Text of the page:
The whole issue of rights and equality has its origins in a personal universe. It won’t be enough simply for laws to be passed giving ‘living person’ status to parts of our environment, as great a step as this is. It will take ordinary people like us to actually relate personally to these vital parts of our world, to model our personal relationship with them and what that means to us. What do you think?
Microcosm of the Macrocosm
This ancient idea has had a remarkable resurgence in our scientific world, principally because of our understanding of the nature of the Universe and the evolution of life. We are all made of star-dust!! We are evolved beings who owe our existence to the machinations of the Universe, the emergence of the first life on planet Earth, and the long, amazing journey as life took on increasing complexity until consciousness appeared and then, lo and behold, self-consciousness. Look at us, amazing bodily creatures, wonderfully made. It is said Carl Jung was the first person to suggest that parallel to the evolution of our bodies is the evolution of our psyches. Our psyches are as complex in their way as our bodies are in theirs. Psychically we have within each one of us the first moment of inner registration that occurred within the first cells of life; and the whole story from then on up the evolutionary chain to self-conscious intelligence. We sum up the Cosmos within ourselves. What a big idea. Are there really important consequences for our understanding of our place in the Cosmos, etc..?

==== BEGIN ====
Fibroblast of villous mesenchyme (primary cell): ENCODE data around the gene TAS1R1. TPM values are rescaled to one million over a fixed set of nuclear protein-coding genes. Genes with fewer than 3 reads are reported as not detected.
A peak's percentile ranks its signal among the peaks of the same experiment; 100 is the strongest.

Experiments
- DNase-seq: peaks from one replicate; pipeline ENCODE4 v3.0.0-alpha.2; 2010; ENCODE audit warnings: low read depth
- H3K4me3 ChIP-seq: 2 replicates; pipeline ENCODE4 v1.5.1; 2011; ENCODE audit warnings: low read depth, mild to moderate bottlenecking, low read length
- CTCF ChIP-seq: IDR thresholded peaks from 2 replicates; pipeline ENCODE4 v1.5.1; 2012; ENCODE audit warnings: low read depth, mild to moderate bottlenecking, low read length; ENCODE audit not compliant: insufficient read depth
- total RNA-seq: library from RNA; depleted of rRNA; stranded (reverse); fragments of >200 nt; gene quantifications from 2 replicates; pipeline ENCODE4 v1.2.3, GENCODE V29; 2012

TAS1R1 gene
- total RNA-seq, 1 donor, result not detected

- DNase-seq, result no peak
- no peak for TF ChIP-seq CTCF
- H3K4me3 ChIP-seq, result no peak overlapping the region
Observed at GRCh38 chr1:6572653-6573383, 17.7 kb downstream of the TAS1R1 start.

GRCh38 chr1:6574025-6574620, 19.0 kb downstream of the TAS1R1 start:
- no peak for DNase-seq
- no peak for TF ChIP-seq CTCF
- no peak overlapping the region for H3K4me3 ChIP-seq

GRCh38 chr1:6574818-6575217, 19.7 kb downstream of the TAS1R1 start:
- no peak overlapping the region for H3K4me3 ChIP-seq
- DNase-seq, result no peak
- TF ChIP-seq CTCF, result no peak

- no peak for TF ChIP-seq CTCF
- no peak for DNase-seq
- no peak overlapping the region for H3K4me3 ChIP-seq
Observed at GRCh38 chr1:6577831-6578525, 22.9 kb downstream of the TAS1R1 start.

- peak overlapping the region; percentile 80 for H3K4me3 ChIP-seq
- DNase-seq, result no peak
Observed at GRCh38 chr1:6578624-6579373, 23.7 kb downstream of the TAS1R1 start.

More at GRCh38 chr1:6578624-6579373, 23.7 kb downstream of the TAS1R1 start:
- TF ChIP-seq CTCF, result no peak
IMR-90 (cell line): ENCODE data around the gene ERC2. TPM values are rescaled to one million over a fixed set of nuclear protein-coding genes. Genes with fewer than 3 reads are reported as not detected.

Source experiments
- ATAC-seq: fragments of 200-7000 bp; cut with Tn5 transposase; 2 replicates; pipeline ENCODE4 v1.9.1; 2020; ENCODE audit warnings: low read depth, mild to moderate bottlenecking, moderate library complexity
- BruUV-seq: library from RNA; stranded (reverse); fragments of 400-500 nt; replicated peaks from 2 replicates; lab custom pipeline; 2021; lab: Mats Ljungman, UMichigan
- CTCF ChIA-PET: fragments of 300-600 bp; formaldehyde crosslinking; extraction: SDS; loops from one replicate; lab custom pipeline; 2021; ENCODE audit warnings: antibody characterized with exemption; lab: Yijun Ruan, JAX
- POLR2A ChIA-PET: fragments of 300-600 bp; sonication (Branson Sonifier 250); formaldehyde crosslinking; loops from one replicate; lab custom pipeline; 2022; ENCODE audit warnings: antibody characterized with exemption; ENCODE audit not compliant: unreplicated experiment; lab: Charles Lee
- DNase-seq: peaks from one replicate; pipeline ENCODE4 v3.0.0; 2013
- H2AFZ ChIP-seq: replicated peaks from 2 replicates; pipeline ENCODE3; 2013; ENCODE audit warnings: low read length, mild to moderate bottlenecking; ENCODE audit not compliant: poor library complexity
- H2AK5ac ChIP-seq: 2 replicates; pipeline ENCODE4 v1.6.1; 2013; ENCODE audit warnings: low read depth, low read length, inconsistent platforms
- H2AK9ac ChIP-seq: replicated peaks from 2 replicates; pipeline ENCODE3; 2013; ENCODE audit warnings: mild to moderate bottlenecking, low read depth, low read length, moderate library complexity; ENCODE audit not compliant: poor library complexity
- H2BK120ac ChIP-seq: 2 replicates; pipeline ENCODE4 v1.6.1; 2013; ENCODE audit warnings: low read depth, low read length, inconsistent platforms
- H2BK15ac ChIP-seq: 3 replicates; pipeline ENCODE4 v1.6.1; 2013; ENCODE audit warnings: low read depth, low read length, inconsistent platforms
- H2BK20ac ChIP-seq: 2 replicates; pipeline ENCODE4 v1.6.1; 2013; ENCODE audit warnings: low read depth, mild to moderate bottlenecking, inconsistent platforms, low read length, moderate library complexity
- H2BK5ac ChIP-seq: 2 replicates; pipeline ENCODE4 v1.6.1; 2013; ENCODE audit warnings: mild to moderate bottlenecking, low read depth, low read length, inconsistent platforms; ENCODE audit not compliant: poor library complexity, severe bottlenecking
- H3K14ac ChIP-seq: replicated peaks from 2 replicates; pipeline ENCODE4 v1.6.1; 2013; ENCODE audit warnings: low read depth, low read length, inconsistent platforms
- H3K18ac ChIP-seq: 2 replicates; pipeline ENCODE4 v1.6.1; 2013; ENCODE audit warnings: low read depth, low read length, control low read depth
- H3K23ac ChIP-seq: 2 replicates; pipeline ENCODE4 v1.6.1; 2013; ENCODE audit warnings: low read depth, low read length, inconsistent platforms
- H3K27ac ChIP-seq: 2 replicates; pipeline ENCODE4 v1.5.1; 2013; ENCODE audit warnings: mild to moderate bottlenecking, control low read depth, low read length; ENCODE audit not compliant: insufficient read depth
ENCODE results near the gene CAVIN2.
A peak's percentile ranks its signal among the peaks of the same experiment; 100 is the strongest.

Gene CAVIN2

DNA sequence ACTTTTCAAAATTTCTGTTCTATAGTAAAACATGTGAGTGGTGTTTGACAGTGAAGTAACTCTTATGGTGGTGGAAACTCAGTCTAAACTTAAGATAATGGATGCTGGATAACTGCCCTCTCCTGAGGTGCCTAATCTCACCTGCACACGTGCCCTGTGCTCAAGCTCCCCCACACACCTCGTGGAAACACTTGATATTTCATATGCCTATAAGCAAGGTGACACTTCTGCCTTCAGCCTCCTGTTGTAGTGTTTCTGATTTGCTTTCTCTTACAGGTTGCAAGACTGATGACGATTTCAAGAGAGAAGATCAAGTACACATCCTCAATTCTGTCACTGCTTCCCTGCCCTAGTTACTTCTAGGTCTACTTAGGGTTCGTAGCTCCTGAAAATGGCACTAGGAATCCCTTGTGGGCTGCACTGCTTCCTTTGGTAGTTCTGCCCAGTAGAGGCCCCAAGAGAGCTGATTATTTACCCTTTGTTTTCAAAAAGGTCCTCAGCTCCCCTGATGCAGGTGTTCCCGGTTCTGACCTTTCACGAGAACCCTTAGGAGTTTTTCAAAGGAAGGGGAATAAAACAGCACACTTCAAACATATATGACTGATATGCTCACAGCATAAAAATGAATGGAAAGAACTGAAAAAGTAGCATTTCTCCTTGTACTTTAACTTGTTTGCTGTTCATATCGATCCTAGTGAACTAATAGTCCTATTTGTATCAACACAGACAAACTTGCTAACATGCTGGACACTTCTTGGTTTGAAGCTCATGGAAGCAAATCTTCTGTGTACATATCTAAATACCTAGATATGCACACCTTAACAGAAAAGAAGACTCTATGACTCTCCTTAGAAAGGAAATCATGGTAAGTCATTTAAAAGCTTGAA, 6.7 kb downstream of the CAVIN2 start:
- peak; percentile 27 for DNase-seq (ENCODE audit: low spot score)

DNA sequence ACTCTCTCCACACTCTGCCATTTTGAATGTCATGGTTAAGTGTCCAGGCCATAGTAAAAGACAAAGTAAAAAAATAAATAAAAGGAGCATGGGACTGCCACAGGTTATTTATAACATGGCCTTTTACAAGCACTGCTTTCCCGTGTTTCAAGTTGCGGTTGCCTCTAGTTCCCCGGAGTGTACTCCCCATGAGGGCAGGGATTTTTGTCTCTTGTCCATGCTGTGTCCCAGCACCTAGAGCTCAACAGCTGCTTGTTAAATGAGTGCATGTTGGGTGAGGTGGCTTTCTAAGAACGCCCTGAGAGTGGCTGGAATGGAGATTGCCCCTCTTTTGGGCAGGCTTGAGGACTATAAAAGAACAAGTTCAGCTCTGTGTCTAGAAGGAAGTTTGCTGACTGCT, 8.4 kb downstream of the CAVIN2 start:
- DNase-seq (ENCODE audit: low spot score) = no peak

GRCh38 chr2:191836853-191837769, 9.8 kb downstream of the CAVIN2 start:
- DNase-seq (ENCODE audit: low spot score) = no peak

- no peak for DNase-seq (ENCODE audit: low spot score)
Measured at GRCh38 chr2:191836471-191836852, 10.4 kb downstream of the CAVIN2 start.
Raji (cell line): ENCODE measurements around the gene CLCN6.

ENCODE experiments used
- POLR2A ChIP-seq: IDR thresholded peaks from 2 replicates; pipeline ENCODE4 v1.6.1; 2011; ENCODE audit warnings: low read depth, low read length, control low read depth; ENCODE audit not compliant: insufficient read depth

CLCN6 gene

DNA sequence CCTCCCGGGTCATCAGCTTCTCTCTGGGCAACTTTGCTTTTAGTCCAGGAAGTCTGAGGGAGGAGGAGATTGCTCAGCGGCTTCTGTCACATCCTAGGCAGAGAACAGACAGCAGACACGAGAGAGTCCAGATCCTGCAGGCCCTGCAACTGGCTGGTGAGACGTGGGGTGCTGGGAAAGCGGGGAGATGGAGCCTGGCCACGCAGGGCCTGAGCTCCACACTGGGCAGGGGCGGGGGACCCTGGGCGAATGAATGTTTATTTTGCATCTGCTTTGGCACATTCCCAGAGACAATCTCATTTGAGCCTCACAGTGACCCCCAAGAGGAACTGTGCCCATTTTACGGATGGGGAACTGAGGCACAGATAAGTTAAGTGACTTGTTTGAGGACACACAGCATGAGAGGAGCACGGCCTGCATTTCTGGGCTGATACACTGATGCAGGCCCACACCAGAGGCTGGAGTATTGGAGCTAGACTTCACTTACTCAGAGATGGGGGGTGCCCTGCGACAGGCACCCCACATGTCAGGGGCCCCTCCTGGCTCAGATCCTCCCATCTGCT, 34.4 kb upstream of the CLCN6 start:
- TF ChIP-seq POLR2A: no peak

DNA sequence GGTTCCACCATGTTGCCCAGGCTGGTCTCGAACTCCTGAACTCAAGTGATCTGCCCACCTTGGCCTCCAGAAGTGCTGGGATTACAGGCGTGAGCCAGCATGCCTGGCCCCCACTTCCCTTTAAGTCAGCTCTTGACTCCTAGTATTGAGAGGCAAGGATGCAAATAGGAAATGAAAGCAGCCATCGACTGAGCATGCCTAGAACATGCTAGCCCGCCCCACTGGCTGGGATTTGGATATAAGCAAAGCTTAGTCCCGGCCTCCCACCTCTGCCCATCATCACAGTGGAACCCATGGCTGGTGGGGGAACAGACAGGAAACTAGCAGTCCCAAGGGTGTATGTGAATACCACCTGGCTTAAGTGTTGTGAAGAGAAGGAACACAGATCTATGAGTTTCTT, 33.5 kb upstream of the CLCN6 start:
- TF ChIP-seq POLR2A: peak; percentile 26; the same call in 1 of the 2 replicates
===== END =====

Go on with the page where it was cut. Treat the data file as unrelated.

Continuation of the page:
We can interpolate if you wish to ideas of God. Bede leaves it like this: ...there is a common tradition that the divine Reality, seeking to know itself, to reflect itself in another, created this world. (147). But we don’t need to so interpolate to appreciate the wonder of it all. We are only here because of all that has gone on before us over the last 13.8 billion years, and we can fully claim that whether or not we will ever understand how it all came about, who or what was involved, nonetheless we are here and we are Real.
If you are interested in this way of seeing the world you will enjoy the books by David Christian, Brian Swimme and others. One of the most popular books on this theme at the moment is Yuval Harari’s Sapiens.
Some Suggested Discussion Points:
1. Thinking about religion, in its broadest sense, as our personal relationship with the world and environment around us may be a new idea for you. What do you think? Or is this just another way to describe spirituality?
2. What is your re-action to the NZ government declaring Mt Taranaki to have the status of a ‘living person’? What difference might this make to the way people see and treat the mountain? Is personal relationship with the world around us making a come back through the law? Are there limits to this.
3. If we were to think of Gulaga as having the status of a ‘living person’, how would this effect our thoughts and feelings and actions toward Her? Would we, like Francis, dare to address her personally? How might this fit in with prayer and meditation?
4. What is your reaction to the idea central in Bede’s writing and many others that we are microcosms of the macrocosm? We are at base star-dust? Are there implications in this we can take further, both as individuals and as a group.
5. Does Jung’s idea that the whole story of life is written not only into our bodies but also our psyches? Implications?